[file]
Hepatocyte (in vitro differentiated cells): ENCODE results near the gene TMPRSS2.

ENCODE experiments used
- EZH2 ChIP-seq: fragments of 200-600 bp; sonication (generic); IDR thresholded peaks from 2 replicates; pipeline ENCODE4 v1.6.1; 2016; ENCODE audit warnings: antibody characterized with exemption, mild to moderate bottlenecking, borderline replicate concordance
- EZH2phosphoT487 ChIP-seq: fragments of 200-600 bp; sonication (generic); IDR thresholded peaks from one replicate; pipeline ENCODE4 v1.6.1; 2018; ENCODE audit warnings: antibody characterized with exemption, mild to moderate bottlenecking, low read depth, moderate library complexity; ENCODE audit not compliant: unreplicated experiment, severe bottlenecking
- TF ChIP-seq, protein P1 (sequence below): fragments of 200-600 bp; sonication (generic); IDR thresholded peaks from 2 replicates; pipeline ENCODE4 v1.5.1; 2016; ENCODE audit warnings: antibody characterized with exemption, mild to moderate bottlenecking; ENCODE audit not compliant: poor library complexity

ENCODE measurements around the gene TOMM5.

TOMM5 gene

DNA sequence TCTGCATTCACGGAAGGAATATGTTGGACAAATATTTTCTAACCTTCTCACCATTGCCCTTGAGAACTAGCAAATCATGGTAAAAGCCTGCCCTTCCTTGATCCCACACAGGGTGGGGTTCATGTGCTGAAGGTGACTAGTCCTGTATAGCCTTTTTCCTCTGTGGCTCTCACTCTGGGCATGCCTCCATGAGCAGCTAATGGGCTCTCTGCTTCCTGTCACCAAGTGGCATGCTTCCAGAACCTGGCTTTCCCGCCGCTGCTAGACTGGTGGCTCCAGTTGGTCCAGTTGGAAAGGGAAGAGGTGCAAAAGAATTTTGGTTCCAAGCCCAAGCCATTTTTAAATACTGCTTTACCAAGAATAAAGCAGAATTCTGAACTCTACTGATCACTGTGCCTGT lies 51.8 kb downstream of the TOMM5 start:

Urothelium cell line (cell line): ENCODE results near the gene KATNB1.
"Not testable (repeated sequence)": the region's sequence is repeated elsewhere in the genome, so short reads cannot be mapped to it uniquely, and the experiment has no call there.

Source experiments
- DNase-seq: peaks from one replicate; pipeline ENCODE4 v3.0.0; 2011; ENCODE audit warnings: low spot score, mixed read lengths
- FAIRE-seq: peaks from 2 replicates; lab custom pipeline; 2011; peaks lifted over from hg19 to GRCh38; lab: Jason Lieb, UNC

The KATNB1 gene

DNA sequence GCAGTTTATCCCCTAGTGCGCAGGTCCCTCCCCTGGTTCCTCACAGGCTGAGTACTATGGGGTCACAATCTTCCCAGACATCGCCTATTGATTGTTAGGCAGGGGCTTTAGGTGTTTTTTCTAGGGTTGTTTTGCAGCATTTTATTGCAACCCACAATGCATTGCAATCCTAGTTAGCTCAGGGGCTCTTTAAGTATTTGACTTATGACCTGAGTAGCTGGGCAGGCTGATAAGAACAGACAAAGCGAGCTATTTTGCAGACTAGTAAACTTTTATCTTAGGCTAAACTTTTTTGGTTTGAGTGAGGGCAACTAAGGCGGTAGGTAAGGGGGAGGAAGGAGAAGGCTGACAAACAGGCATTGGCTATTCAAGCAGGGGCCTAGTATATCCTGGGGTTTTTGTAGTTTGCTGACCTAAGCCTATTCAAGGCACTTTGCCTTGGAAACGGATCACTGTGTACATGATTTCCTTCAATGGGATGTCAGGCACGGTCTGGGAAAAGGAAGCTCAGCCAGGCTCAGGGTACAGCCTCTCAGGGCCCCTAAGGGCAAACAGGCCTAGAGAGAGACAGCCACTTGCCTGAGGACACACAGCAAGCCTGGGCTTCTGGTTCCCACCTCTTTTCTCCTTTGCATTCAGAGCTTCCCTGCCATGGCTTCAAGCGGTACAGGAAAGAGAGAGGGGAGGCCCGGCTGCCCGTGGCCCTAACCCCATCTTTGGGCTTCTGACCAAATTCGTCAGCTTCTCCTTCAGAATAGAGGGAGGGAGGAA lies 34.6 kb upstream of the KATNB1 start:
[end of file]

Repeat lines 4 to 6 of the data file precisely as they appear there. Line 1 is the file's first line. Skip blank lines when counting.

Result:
- EZH2phosphoT487 ChIP-seq: fragments of 200-600 bp; sonication (generic); IDR thresholded peaks from one replicate; pipeline ENCODE4 v1.6.1; 2018; ENCODE audit warnings: antibody characterized with exemption, mild to moderate bottlenecking, low read depth, moderate library complexity; ENCODE audit not compliant: unreplicated experiment, severe bottlenecking
- TF ChIP-seq, protein P1 (sequence below): fragments of 200-600 bp; sonication (generic); IDR thresholded peaks from 2 replicates; pipeline ENCODE4 v1.5.1; 2016; ENCODE audit warnings: antibody characterized with exemption, mild to moderate bottlenecking; ENCODE audit not compliant: poor library complexity

ENCODE measurements around the gene TOMM5.